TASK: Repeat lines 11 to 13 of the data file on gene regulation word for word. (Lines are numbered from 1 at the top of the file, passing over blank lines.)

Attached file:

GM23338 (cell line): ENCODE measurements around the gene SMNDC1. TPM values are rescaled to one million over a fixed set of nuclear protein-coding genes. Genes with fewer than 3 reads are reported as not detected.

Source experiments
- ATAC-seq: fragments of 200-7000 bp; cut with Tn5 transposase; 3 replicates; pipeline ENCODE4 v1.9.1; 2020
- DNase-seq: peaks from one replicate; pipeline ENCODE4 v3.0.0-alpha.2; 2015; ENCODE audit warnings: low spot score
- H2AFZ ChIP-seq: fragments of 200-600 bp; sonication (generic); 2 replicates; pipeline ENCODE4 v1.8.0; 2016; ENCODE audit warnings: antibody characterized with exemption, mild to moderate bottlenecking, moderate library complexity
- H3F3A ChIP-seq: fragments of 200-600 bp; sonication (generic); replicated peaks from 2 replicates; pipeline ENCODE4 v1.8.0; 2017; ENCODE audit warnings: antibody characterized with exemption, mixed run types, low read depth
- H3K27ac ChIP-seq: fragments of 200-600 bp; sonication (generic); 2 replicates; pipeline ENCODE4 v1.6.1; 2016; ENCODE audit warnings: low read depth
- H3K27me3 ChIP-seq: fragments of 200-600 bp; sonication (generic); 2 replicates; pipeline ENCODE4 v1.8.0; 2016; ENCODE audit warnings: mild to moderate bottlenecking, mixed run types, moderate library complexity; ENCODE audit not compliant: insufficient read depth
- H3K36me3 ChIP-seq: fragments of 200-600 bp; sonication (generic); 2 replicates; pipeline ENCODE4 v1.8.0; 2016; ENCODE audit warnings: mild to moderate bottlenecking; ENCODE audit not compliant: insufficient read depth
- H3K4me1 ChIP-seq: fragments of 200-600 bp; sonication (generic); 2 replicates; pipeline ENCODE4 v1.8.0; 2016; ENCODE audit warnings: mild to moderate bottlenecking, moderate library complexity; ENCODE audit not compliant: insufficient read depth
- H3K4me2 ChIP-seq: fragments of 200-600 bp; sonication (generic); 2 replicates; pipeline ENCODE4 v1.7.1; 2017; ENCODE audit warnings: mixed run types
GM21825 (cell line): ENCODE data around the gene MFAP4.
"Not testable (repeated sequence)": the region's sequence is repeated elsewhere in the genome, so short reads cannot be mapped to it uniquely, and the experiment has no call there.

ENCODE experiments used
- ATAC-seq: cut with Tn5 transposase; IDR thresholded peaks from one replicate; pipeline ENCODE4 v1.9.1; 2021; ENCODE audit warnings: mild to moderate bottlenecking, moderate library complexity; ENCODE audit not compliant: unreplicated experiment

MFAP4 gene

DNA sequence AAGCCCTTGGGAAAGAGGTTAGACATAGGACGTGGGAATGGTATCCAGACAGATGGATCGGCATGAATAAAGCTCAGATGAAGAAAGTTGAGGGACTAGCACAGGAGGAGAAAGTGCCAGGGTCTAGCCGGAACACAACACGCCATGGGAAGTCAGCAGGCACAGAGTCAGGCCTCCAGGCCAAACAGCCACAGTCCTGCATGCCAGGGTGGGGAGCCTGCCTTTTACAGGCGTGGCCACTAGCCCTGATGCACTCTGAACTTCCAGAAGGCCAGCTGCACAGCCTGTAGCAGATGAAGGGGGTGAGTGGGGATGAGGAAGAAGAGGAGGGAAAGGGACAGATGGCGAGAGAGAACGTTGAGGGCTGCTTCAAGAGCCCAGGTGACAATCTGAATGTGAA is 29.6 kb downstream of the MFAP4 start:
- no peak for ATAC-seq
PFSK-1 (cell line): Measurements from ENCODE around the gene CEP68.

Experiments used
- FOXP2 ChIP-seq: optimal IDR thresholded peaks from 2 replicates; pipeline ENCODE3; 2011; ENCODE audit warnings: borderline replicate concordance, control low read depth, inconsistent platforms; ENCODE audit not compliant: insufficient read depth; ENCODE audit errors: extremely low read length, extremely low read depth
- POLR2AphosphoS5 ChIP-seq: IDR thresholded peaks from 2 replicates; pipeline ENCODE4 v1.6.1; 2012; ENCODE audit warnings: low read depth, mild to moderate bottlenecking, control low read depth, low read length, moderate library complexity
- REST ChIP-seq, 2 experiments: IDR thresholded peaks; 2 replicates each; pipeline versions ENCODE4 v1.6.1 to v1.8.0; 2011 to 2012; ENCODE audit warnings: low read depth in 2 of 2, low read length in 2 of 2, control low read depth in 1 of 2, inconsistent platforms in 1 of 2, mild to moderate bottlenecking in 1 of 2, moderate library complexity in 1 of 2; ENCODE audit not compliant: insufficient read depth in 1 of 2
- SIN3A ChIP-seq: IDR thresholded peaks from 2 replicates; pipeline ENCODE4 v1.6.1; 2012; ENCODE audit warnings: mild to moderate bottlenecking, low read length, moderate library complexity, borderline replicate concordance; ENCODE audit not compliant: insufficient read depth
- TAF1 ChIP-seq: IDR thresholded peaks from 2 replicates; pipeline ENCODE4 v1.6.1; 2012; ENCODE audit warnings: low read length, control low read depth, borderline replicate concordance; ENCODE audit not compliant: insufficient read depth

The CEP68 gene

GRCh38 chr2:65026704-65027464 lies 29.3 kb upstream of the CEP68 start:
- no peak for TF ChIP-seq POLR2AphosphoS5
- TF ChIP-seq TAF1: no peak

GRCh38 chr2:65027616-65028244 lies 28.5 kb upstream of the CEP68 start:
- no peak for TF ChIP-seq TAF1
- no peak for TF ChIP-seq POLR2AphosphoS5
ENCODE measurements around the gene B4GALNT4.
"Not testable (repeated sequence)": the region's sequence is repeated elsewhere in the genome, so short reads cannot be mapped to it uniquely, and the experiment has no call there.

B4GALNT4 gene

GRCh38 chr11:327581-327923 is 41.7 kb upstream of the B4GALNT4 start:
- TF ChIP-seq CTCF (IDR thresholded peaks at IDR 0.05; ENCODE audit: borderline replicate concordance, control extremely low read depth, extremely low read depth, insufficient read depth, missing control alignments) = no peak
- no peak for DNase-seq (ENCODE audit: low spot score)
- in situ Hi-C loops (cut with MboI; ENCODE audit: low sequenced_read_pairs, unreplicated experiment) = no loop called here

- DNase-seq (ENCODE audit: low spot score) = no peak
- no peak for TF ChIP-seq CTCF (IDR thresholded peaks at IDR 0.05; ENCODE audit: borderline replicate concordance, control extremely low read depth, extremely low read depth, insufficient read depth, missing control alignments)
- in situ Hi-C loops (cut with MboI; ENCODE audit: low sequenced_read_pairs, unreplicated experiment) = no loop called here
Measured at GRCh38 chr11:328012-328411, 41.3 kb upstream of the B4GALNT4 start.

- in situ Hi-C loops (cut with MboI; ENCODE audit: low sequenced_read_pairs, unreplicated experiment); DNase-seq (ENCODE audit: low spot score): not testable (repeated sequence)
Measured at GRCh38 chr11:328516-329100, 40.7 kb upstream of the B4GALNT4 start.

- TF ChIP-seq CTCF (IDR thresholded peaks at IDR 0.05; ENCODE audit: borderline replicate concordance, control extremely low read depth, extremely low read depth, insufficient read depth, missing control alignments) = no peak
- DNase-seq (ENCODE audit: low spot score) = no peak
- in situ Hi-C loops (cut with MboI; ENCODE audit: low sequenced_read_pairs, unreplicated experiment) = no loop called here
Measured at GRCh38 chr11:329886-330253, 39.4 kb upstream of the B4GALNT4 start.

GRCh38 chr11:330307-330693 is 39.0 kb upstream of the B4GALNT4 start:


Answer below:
- H3K4me2 ChIP-seq: fragments of 200-600 bp; sonication (generic); 2 replicates; pipeline ENCODE4 v1.7.1; 2017; ENCODE audit warnings: mixed run types
GM21825 (cell line): ENCODE data around the gene MFAP4.
"Not testable (repeated sequence)": the region's sequence is repeated elsewhere in the genome, so short reads cannot be mapped to it uniquely, and the experiment has no call there.